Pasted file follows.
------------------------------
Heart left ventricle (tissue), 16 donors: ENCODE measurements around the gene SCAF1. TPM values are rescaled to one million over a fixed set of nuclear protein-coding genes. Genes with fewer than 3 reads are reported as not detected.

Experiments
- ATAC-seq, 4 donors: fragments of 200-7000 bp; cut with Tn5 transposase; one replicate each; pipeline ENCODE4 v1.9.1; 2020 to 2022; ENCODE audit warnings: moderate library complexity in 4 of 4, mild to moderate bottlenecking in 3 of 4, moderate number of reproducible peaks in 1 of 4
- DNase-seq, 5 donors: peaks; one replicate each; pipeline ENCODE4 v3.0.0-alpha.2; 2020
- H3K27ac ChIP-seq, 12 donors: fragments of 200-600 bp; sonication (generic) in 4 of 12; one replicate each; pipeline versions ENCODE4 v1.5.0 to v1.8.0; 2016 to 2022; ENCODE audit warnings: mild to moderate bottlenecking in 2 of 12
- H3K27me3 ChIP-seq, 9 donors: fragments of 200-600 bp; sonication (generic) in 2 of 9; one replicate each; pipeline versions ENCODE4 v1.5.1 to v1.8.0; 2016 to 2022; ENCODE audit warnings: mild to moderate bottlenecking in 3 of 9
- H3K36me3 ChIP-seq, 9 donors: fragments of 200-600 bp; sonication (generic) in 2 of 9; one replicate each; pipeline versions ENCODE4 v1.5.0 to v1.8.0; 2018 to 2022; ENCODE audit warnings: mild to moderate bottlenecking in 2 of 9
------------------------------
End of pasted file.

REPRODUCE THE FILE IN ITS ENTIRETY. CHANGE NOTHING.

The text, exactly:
Heart left ventricle (tissue), 16 donors: ENCODE measurements around the gene SCAF1. TPM values are rescaled to one million over a fixed set of nuclear protein-coding genes. Genes with fewer than 3 reads are reported as not detected.

Experiments
- ATAC-seq, 4 donors: fragments of 200-7000 bp; cut with Tn5 transposase; one replicate each; pipeline ENCODE4 v1.9.1; 2020 to 2022; ENCODE audit warnings: moderate library complexity in 4 of 4, mild to moderate bottlenecking in 3 of 4, moderate number of reproducible peaks in 1 of 4
- DNase-seq, 5 donors: peaks; one replicate each; pipeline ENCODE4 v3.0.0-alpha.2; 2020
- H3K27ac ChIP-seq, 12 donors: fragments of 200-600 bp; sonication (generic) in 4 of 12; one replicate each; pipeline versions ENCODE4 v1.5.0 to v1.8.0; 2016 to 2022; ENCODE audit warnings: mild to moderate bottlenecking in 2 of 12
- H3K27me3 ChIP-seq, 9 donors: fragments of 200-600 bp; sonication (generic) in 2 of 9; one replicate each; pipeline versions ENCODE4 v1.5.1 to v1.8.0; 2016 to 2022; ENCODE audit warnings: mild to moderate bottlenecking in 3 of 9
- H3K36me3 ChIP-seq, 9 donors: fragments of 200-600 bp; sonication (generic) in 2 of 9; one replicate each; pipeline versions ENCODE4 v1.5.0 to v1.8.0; 2018 to 2022; ENCODE audit warnings: mild to moderate bottlenecking in 2 of 9